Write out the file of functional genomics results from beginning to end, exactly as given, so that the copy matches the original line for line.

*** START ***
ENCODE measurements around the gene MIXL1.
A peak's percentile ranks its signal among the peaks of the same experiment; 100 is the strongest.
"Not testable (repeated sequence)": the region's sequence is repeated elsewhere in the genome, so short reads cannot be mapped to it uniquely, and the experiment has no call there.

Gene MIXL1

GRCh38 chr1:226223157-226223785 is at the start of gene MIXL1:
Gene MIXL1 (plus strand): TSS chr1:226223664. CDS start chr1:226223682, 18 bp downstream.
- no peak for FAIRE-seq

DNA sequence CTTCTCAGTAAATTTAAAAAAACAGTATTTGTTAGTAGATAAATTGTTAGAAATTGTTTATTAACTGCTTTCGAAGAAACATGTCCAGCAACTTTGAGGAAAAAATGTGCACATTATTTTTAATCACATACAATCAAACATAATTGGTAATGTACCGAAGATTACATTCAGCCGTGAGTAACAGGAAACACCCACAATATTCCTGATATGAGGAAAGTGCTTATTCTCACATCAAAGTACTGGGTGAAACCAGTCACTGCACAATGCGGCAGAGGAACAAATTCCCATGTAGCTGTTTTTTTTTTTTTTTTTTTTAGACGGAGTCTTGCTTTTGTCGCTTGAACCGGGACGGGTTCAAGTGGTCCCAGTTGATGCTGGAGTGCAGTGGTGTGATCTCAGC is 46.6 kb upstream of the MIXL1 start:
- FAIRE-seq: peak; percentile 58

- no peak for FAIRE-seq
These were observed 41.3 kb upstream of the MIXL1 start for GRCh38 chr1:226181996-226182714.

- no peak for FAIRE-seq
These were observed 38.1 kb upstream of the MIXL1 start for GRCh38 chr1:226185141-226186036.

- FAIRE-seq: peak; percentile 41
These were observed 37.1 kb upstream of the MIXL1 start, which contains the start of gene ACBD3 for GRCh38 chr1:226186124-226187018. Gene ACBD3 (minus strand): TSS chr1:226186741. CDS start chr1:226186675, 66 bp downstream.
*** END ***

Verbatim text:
ENCODE measurements around the gene MIXL1.
A peak's percentile ranks its signal among the peaks of the same experiment; 100 is the strongest.
"Not testable (repeated sequence)": the region's sequence is repeated elsewhere in the genome, so short reads cannot be mapped to it uniquely, and the experiment has no call there.

Gene MIXL1

GRCh38 chr1:226223157-226223785 is at the start of gene MIXL1:
Gene MIXL1 (plus strand): TSS chr1:226223664. CDS start chr1:226223682, 18 bp downstream.
- no peak for FAIRE-seq

DNA sequence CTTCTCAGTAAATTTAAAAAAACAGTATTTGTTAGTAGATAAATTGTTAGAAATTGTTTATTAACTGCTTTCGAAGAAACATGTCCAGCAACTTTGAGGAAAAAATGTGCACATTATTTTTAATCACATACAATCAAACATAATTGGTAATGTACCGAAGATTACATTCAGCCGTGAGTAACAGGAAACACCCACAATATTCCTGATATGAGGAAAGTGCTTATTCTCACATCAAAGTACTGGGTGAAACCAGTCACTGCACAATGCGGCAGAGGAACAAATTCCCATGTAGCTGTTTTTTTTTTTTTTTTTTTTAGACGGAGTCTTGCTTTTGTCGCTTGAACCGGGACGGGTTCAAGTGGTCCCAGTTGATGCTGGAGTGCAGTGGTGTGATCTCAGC is 46.6 kb upstream of the MIXL1 start:
- FAIRE-seq: peak; percentile 58

- no peak for FAIRE-seq
These were observed 41.3 kb upstream of the MIXL1 start for GRCh38 chr1:226181996-226182714.

- no peak for FAIRE-seq
These were observed 38.1 kb upstream of the MIXL1 start for GRCh38 chr1:226185141-226186036.

- FAIRE-seq: peak; percentile 41
These were observed 37.1 kb upstream of the MIXL1 start, which contains the start of gene ACBD3 for GRCh38 chr1:226186124-226187018. Gene ACBD3 (minus strand): TSS chr1:226186741. CDS start chr1:226186675, 66 bp downstream.